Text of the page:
• Kristin Jade Neuwirth

    I send people to you to quit sugar, but now I think I may be sending them for dating advice. Empowering.

  • K

    I thought my single life was pretty great. So much fun, no need for man or children – I loved it! Then I went on a few dates with a great guy who I’d previously considered ‘not my type’ I resisted for a long time because I wanted something more (exciting? adventurous? glamorous? I didn’t know…). When I stopped resisting my life happiness increased in ways I could never have fathomed. We are now married with children and I feel like I am the luckiest person on earth.
    He was not the man of my dreams, but I gave it a chance and found that he made new dreams become a reality, and that reality was far better than any dream. Sometimes you just gotta go with the flow, It could take you somewhere even better!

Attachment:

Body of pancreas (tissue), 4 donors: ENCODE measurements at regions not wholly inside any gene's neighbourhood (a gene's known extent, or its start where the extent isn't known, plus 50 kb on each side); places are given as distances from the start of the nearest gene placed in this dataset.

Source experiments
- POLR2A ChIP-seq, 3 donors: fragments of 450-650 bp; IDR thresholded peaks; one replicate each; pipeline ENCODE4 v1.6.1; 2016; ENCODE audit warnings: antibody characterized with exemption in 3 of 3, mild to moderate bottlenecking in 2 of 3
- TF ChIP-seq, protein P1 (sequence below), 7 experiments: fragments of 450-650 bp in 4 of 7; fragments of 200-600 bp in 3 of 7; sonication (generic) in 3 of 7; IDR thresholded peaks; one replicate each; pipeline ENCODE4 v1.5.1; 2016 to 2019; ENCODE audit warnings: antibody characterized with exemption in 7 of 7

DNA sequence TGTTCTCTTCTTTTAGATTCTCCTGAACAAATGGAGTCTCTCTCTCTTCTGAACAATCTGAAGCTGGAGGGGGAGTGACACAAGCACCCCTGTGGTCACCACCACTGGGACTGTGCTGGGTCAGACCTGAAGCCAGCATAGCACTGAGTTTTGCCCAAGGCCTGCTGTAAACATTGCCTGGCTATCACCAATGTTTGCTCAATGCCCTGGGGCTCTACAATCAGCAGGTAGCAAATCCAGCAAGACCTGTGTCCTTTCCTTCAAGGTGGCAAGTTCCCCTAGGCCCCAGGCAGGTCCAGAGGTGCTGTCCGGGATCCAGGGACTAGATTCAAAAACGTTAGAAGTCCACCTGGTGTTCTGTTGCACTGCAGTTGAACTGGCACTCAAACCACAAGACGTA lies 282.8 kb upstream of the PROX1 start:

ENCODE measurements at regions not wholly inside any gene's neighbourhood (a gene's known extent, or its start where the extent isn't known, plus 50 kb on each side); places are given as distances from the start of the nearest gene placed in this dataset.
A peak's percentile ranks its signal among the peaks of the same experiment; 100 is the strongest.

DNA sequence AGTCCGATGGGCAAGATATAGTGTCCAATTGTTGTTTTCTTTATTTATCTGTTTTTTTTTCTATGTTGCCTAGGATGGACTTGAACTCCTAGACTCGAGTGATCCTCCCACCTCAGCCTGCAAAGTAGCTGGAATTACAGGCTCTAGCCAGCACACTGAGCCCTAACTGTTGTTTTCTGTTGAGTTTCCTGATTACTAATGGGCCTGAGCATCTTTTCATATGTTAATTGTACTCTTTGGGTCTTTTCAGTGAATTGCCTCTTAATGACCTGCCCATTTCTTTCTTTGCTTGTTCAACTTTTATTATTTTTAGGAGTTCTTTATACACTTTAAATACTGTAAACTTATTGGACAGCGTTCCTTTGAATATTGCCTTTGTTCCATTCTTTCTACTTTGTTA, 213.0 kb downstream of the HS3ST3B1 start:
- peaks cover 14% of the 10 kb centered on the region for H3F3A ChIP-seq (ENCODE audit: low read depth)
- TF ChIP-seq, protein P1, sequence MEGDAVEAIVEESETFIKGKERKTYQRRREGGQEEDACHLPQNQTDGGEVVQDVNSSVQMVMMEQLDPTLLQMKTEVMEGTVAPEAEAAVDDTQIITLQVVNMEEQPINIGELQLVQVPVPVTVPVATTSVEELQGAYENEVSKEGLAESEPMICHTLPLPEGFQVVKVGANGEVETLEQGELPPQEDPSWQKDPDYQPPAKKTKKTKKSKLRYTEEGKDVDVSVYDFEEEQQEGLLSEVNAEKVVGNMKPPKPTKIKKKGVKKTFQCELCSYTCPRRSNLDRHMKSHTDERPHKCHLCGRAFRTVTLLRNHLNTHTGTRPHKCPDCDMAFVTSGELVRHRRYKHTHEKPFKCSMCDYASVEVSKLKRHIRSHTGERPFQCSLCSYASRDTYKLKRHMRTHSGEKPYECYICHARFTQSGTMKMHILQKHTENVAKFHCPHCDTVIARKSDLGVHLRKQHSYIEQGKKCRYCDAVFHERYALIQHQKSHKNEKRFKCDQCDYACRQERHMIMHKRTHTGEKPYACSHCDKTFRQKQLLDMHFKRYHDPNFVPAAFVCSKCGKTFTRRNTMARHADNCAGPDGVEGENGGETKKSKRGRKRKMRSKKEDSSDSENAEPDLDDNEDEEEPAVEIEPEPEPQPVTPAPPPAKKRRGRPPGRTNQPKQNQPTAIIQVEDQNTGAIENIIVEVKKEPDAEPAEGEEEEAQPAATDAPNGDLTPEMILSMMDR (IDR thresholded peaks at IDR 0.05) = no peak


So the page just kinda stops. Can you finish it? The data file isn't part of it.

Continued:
• Age for me has always just been a number, and i have never lived my life by it. This week I turn 49 I am happy , and I look and feel fantastic. This is what is important to me! I married at 48 ,divorced after 7 years . Now I am in a great relationship, for three years now , with a man that is ten years younger than me, and the fun in my live continues.

  • Andy